Daily Press Briefing

Statements made by
the Ministry of Foreign Affairs Spokesperson
(excerpts)

(Paris, January 22, 2007)

[Please note that only the original French text issued by the French Ministry of Foreign Affairs may be considered official.]


ASSASSINATION OF HRANT DINK

I would like to remind you of the statement that Foreign Minister Douste-Blazy made on the evening of the 19th:

“I have just learned with great distress of the assassination of Hrant Dink in Istanbul.

I had the opportunity to meet Hrant Dink during my visit to Ankara a year ago.

Hrant Dink was a great defender of human rights. He was a man of courage and complete integrity. It was no doubt this courage that cost him his life. He enjoyed strong moral authority not just in Turkey but in Europe as well. He was convinced of the importance of the Turkish-Armenian dialogue.

I want to express my very sincere condolences to Hrant Dink’s family and loved ones, to the Armenian community of Turkey, and to the Turkish people as a whole.

I hail the Turkish authorities’ determination to shed all possible light on this act, an act as cowardly as it is odious.”

SERBIA

Q - What is your reaction to Sunday’s elections in Serbia? Are you hoping for the formation of a pro-European government, even though it was a nationalist party that took the lead?

As you know, the foreign ministers of the 27 countries of the EU, meeting in Brussels today within the framework of the Council for General Affairs and External Relations, will study the situation in Serbia in the wake of the elections. I therefore refer you to the statements that will be issued following their discussions and to the press briefing that Foreign Minister Douste-Blazy and European Minister Catherine Colonna will give early this afternoon in Brussels.

MIDEAST

Q - Do you have any reaction to the semi-failure of the Palestinian talks in Damascus, and what do you see as the future of such contacts?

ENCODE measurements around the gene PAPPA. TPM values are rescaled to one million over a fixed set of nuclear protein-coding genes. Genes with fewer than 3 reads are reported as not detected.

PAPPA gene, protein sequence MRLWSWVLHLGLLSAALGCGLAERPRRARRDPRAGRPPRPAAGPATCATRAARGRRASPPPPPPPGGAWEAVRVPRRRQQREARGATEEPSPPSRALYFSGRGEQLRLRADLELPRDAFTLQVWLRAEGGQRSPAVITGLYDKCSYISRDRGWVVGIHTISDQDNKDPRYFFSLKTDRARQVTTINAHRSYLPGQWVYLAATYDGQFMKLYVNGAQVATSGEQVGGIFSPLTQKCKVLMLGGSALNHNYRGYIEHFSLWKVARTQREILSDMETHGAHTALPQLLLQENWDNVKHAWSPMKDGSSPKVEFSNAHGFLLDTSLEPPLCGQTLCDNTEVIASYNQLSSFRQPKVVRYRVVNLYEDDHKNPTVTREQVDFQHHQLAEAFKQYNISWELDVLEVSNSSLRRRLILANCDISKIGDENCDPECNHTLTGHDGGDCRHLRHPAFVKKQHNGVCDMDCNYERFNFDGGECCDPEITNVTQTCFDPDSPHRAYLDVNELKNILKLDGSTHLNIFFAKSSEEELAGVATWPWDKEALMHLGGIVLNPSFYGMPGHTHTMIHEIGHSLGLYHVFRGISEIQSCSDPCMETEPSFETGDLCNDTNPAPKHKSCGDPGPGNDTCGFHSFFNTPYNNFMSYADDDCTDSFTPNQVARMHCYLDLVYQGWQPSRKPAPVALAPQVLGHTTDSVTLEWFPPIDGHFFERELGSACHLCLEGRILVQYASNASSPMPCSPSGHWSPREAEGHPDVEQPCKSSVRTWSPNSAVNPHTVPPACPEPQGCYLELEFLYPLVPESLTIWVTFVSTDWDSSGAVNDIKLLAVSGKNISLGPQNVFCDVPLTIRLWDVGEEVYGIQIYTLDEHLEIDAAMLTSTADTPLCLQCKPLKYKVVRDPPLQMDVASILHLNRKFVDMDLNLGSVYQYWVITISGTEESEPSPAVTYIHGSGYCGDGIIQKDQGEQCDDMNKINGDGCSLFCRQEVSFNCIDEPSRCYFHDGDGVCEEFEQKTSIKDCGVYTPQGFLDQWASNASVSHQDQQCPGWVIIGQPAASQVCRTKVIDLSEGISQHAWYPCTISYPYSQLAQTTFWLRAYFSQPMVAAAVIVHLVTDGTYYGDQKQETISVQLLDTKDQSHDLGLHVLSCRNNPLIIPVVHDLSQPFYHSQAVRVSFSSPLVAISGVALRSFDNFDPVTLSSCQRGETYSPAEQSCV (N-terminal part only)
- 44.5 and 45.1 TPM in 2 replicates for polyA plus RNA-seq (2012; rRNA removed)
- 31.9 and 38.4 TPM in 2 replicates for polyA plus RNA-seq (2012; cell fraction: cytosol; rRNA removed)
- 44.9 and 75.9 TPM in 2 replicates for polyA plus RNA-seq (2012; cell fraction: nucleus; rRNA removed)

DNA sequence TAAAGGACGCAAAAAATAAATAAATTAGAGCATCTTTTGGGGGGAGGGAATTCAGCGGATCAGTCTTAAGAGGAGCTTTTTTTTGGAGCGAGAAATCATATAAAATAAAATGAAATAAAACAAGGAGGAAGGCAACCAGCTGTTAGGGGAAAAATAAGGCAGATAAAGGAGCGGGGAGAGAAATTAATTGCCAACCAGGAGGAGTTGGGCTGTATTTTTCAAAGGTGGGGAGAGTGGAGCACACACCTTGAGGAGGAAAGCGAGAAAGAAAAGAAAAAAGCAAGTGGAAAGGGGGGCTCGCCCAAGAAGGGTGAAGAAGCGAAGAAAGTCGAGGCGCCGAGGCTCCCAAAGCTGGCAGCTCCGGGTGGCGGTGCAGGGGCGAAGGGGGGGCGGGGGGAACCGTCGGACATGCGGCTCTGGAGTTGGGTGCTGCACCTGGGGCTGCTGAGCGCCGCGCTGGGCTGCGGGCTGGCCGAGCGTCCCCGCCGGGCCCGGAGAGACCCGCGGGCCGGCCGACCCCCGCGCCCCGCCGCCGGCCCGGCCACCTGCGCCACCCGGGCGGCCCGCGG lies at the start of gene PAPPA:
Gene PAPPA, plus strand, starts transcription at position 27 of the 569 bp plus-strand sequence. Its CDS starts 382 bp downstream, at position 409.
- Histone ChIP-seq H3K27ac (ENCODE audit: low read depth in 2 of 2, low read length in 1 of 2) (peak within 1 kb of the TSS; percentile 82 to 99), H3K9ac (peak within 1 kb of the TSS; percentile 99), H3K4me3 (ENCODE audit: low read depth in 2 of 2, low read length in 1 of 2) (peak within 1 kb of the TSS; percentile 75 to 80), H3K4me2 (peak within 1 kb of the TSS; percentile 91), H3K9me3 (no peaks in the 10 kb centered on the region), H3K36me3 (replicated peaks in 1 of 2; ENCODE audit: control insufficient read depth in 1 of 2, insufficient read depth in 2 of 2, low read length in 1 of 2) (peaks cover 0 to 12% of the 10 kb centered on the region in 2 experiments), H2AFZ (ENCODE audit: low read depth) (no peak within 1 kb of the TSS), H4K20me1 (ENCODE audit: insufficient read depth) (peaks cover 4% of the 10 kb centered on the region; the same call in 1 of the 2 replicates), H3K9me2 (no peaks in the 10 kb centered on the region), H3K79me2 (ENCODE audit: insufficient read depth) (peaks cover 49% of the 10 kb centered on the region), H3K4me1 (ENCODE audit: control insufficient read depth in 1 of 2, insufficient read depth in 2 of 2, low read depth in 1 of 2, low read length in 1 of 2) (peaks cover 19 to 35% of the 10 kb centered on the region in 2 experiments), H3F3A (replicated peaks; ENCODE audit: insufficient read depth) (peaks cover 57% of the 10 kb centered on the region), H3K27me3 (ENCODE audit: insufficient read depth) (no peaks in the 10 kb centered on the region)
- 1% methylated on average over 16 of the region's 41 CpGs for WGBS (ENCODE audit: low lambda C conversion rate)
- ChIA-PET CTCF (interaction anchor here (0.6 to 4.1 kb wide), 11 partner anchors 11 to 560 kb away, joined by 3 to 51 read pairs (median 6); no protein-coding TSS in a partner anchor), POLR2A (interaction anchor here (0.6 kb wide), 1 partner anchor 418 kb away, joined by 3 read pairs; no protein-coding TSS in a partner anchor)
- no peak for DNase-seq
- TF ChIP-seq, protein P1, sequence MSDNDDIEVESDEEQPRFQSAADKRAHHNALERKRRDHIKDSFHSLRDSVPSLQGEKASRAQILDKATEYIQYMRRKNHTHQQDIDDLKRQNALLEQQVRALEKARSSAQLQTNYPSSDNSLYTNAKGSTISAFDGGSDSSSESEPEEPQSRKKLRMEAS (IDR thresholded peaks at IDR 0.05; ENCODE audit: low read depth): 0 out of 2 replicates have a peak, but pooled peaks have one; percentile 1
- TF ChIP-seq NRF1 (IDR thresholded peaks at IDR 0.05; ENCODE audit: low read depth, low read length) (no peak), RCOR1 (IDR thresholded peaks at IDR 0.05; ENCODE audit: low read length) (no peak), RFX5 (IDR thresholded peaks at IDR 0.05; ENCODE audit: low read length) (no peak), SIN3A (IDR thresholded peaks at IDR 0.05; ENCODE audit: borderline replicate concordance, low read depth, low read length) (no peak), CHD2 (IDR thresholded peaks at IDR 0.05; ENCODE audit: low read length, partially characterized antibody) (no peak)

I don’t want to express a judgment on the overall results of the talks you are referring to; you are free to evaluate them yourselves.

From our standpoint, anything that helps ease inter-Palestinian relations, such as this meeting, is naturally positive. We hope the Palestinians will soon reestablish unity behind a government that takes into account the principles of the Quartet, and with which the international community can work.

Q - Do you think Israel should be responsible for the interest on Palestinian funds retained by that country for more than a year, and which were to be disbursed to the Palestinian Authority for taxes and customs duties?

As we said Friday, we are asking Israel to release all customs and tax revenues due the Palestinians. In our view, this is an initial transfer that should be followed by others.

KOSOVO

Q - Russia has come out against the independence of Kosovo. Do you think that will slow the decision of the contact group?

The contact group (France, Germany, Italy, Russia, the United Kingdom and the United States) has supported the action of the UN secretary-general’s special envoy for Kosovo, Marti Ahtisaari, since his appointment in November 2005. Mr. Ahtisaari intends to present his proposals to the parties in the coming weeks. It is on this basis that the international community will establish its position.

Q - Do you think the contact group will make a decision before March? Do you think this decision will be imposed?

As I just said, the UN secretary-general’s special envoy for Kosovo, Marti Ahtisaari, intends to make proposals in the coming weeks. He will present them to the parties and will invite them to share their reactions. It’s not the contact group as such that will make a decision, but the international community as a whole. We hope the contact group will preserve its unity in the search for a solution acceptable to the people of Kosovo, and which offers all communities the guarantees enabling them to live in peace and security.

Q - Serbian voters came out against Kosovo’s independence. What consequences will that have on the contact group’s decision about Kosovo’s fate?

It wasn’t a consultation about the future of Kosovo, it was the Serbian legislative elections.

As for the consequences of this vote, as I said before, they are being discussed by the Council for General Affairs and External Relations, attended by the foreign ministers of the 27 member states, and being held in Brussels even as we speak. I therefore refer you to the press conference being held by Philippe Douste-Blazy and Catherine Colonna early this afternoon./.

Embassy of France, January 22, 2007